Conflict resolution

With the war in Ukraine entering its third year, Jesuit services
have helped more than 100,000 refugees in the region.

 WALKING WITH THE EXCLUDED 

By Zach Martorana, Communications Officer, Jesuit Mission Australia 

Two years on from the outbreak of the war in Ukraine, the Jesuits in Europe, with the support of the Australian Catholic community, have been able to provide emergency assistance to over 100,000 Ukrainian refugees.   

From day one of the conflict, Jesuit Refugee Service (JRS) Europe with the support of Jesuit Mission Australia and the Xavier Network, immediately provided emergency support, shelter and opportunity to refugees fleeing the conflict.  

As the crisis extends and in view of the evolving needs of refugees affected by the war, the Jesuits have committed to long-term holistic accompaniment, including psychological support, education and integration services to empower the most vulnerable in the years ahead.

“Our shared commitment to alleviating suffering and fostering resilience is a beacon of hope for those who have fled the conflict,” said Helen Forde, CEO of Jesuit Mission Australia. “I am deeply grateful to our Jesuit partners and our supporters for their role in this humanitarian effort. Your generosity has been a lifeline for those suffering and in their greatest time of need.”   

Millions of Ukrainian civilians have been displaced across Europe, with neighbouring countries Poland, Romania, Hungary, Moldova, and Slovakia bearing the brunt of this human crisis.  

Frequent missile launches and air raids, which sometimes last longer than three hours, continue to shatter lives, destroy infrastructure and have led to a vastly traumatised Ukrainian society. Despite the dangers, the Jesuits continue to provide steadfast support, welcoming refugees and empowering them to get back on their feet and to flourish.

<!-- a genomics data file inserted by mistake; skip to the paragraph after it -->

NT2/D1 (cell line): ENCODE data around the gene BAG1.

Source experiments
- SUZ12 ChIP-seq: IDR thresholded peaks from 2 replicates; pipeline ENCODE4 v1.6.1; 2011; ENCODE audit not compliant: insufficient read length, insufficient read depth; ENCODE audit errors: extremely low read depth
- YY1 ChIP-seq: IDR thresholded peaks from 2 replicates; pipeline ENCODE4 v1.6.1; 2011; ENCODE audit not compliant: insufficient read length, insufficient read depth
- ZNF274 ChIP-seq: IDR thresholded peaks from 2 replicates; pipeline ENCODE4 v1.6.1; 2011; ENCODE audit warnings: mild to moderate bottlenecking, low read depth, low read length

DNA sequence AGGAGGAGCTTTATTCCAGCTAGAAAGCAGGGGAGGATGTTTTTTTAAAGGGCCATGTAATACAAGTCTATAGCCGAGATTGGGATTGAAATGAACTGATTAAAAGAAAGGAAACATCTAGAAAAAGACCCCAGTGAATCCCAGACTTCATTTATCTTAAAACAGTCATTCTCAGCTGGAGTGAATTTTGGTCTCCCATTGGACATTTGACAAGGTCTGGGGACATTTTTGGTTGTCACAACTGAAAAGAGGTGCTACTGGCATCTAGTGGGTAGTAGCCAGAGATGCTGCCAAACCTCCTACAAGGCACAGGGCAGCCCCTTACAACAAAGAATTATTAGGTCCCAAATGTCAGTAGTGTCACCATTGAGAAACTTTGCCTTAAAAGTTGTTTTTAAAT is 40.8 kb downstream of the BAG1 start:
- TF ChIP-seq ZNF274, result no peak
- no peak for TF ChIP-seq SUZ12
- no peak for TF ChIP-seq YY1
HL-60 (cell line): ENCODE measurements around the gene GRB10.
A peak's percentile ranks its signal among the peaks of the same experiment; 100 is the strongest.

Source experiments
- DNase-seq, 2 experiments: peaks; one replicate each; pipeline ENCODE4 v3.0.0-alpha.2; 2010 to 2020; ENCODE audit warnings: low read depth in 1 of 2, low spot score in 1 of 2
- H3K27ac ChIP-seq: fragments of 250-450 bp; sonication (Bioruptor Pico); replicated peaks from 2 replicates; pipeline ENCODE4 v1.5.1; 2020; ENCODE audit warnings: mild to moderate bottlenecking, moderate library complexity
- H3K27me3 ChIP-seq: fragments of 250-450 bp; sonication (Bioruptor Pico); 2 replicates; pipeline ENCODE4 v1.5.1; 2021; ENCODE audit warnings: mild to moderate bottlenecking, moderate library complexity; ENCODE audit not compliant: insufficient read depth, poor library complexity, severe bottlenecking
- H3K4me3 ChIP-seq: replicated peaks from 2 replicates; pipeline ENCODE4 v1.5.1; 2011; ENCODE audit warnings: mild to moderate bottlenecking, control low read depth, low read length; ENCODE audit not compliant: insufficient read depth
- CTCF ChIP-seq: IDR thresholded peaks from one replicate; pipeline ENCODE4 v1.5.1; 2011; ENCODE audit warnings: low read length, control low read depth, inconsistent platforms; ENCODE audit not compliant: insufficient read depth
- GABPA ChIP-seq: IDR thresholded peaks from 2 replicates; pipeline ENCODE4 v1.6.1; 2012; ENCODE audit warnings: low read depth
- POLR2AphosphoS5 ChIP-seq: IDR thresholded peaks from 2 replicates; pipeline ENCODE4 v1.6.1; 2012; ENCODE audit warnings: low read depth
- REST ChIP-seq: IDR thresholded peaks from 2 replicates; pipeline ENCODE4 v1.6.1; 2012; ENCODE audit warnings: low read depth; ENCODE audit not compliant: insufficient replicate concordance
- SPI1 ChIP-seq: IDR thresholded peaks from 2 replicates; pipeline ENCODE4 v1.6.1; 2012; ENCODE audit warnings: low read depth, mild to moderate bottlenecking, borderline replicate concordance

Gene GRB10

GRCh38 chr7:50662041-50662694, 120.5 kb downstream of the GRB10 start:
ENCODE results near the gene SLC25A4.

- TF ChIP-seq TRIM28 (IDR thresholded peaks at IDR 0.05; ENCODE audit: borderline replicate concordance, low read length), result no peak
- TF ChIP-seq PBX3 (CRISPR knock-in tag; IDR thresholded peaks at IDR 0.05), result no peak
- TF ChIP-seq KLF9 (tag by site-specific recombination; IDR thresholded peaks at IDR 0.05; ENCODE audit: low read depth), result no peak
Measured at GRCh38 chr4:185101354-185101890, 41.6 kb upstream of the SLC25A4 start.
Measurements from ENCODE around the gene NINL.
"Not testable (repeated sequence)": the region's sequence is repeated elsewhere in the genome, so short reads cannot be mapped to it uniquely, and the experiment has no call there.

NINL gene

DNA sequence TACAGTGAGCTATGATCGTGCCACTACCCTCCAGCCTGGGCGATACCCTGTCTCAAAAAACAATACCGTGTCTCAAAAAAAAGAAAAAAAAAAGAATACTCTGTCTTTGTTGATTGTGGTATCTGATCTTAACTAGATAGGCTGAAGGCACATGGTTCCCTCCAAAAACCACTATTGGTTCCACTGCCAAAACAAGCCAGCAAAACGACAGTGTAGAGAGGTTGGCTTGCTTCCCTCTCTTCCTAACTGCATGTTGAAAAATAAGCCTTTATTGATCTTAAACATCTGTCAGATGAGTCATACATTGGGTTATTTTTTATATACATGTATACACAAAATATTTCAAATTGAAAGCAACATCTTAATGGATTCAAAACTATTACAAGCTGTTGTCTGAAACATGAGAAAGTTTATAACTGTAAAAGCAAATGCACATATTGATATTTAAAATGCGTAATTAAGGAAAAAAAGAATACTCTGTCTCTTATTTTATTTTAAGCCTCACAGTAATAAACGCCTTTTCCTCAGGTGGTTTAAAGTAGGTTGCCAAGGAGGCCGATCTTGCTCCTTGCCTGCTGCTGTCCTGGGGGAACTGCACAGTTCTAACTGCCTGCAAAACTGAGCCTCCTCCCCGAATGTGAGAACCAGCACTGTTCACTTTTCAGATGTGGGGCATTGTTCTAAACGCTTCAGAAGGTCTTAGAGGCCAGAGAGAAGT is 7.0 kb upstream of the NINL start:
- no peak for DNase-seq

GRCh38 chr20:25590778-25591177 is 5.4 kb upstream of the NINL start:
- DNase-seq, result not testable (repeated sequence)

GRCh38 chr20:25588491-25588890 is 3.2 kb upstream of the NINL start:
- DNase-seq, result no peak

Among the refugees who left Ukraine seeking safety elsewhere is Olena. She and her children left their home and fled to Romania, but her 18-year-old son was stopped by soldiers who did not allow him to leave.  

When Ukrainian refugee Olena (wearing a checked shirt) arrived in Romania, she introduced art therapy sessions for Ukrainian children as well as their mothers. “Drawings express the emotions of a child,” she said. Photo: Jesuit Mission

Shaken from their difficult goodbye and their fraught journey to Romania, Olena was lost for words when she arrived at the border with her seven-year-old daughter. “At first we didn’t eat or drink, we sat and didn’t understand what was happening,” she said.  

Fortunately for Olena and her daughter, Jesuit Refugee Service (JRS) Romania welcomed them with open hearts, offering accommodation and safety. Soon after their arrival, Olena began running art therapy sessions for Ukrainian children as well as their mothers.  

“Drawings express the emotions of a child,” she said. “When we see that a child is using dark colours that express fear, we talk about it. We re-imagine the drawing using brighter colours.”  

Olena says she feels empowered by offering art therapy sessions and is grateful for the opportunity to make a difference to the lives of others. Art therapy has been vital in helping people process the trauma of fleeing the conflict, saying goodbye to their loved ones, and starting life in an unfamiliar country. 

Fr Alberto Ares SJ, Director of JRS Europe, said: “It is a privilege to be able to count on the continued solidarity of so many generous people, foundations and other organisations who trust in the work of the Society of Jesus. On behalf of our teams and the people we serve, thank you.”  

Jesuit Mission Australia stands in solidarity with the devastated families in and outside of Ukraine. A donation to Jesuit Mission Australia’s Emergency Action Fund will support refugees surviving the Ukraine crisis and other crises around the world. Please donate to https://jesuitmission.org.au/ukraine/. or call 02 8918 4109.  

 

 

Banner image by Xtian DuGard, Canva.